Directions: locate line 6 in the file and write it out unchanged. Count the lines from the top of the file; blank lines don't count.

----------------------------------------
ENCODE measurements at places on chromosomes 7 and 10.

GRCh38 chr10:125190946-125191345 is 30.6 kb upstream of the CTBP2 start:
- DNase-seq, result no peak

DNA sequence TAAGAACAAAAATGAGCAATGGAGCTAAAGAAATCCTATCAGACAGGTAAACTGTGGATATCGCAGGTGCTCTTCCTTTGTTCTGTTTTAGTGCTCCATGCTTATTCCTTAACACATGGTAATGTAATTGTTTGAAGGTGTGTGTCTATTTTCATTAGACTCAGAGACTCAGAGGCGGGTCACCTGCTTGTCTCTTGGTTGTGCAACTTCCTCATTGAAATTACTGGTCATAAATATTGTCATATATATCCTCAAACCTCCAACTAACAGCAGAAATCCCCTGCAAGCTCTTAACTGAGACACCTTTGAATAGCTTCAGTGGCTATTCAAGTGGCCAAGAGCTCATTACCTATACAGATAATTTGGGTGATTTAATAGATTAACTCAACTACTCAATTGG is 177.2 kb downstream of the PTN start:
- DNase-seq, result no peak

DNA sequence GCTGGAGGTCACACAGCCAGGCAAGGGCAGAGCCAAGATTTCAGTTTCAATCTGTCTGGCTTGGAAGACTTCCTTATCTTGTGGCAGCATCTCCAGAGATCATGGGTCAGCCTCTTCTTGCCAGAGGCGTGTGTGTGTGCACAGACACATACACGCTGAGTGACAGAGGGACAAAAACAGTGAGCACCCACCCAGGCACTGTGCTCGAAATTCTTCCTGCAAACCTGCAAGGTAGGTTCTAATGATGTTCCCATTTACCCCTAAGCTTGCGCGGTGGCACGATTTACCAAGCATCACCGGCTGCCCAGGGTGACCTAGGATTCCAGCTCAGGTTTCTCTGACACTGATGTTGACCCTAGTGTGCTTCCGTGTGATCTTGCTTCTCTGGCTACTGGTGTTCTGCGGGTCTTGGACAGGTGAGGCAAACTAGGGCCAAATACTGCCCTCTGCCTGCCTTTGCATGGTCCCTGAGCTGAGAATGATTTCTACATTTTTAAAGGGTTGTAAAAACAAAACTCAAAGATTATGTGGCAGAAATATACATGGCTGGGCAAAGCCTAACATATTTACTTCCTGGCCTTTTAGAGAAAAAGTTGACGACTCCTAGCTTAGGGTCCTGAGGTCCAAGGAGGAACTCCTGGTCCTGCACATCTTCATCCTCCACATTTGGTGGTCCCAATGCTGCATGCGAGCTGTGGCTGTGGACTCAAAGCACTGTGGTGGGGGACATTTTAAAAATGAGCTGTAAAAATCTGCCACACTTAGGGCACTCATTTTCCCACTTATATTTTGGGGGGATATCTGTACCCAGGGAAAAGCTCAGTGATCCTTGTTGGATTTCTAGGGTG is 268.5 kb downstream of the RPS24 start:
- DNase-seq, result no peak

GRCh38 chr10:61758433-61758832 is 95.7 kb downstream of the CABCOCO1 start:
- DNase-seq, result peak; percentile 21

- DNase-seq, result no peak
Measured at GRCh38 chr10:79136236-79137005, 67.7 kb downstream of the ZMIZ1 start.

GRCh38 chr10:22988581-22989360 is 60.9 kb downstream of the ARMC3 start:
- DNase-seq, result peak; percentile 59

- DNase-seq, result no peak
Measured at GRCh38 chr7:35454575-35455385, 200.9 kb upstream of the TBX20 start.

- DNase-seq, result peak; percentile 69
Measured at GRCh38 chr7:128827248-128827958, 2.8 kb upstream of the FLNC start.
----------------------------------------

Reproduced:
DNA sequence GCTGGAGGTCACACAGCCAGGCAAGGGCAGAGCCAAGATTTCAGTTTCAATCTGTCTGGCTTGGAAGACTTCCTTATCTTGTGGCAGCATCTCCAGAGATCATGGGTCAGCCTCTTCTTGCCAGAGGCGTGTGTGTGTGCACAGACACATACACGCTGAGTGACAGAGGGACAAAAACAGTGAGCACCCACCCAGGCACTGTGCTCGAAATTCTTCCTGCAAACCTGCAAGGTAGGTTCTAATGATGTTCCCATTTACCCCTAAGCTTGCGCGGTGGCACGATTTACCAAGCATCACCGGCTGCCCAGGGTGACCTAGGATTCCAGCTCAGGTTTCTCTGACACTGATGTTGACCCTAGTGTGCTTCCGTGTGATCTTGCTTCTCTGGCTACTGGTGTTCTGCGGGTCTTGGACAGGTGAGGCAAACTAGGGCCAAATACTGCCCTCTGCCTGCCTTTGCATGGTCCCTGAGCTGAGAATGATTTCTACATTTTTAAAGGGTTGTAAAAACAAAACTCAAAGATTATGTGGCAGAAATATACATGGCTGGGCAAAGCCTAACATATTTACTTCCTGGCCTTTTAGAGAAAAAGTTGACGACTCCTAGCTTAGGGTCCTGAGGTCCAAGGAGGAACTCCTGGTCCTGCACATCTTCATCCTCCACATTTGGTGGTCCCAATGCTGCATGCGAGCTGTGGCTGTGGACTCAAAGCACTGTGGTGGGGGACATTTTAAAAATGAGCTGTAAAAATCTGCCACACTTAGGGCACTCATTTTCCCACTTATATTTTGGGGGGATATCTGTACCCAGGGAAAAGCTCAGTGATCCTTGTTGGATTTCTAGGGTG is 268.5 kb downstream of the RPS24 start: